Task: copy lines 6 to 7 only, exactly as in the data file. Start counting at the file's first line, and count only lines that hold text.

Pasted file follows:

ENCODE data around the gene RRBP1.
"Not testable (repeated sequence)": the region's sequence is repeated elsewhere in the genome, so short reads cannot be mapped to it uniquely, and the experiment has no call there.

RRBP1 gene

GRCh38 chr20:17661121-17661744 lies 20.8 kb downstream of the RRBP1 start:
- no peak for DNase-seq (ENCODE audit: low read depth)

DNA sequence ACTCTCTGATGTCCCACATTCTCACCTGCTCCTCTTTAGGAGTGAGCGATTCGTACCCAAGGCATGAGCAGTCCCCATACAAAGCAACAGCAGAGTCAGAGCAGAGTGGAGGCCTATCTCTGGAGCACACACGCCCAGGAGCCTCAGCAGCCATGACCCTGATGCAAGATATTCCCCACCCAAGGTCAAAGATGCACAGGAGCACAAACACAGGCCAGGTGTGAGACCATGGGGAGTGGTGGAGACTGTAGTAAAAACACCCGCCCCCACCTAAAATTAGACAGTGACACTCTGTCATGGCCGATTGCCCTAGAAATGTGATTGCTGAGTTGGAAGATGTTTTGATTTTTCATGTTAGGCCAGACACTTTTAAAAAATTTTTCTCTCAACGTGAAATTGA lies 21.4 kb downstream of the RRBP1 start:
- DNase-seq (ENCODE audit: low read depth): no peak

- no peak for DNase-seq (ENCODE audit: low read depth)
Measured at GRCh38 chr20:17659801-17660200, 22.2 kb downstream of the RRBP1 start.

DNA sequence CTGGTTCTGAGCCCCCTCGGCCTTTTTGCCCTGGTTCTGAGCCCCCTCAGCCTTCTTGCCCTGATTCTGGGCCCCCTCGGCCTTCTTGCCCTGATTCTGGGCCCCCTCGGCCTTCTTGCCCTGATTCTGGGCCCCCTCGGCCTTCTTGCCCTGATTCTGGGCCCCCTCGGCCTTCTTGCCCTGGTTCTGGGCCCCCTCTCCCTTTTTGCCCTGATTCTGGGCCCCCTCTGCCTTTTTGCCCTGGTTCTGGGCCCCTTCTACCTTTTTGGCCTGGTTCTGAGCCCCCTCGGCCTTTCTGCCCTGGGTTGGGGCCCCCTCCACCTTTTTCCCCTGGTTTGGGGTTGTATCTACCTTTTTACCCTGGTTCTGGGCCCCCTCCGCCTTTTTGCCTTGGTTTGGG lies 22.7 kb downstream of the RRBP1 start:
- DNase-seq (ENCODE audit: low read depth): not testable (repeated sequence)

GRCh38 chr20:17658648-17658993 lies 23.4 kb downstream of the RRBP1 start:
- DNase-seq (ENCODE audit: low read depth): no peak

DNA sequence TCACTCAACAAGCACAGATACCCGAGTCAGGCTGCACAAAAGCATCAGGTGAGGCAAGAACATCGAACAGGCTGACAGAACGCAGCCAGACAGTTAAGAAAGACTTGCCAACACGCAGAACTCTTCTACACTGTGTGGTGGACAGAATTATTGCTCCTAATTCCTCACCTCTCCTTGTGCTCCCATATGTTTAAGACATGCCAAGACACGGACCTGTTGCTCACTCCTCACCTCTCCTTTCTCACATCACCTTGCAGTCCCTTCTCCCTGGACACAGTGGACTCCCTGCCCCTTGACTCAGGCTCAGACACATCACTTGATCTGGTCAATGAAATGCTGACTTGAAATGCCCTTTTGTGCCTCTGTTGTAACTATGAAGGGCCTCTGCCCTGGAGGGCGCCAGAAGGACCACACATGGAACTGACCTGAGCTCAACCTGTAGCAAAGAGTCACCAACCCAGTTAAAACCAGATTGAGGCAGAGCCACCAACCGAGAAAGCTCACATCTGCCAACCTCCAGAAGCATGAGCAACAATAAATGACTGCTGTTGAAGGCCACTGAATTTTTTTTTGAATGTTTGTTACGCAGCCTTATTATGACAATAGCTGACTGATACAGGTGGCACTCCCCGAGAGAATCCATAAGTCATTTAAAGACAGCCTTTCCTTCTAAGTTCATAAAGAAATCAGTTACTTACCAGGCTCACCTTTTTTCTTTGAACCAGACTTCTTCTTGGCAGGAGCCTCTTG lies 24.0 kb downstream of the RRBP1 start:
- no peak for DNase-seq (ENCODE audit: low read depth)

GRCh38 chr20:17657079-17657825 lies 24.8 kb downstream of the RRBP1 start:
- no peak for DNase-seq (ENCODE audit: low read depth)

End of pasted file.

DNA sequence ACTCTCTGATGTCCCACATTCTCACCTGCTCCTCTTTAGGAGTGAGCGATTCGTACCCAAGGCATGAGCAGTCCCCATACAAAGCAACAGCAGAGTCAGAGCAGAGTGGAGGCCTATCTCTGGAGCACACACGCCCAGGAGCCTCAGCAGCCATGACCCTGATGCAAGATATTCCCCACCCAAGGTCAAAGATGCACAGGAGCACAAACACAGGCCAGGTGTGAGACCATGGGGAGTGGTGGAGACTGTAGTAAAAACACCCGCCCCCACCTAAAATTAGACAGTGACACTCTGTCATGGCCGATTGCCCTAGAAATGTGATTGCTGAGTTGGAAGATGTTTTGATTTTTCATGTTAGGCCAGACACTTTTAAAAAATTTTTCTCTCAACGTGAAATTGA lies 21.4 kb downstream of the RRBP1 start:
- DNase-seq (ENCODE audit: low read depth): no peak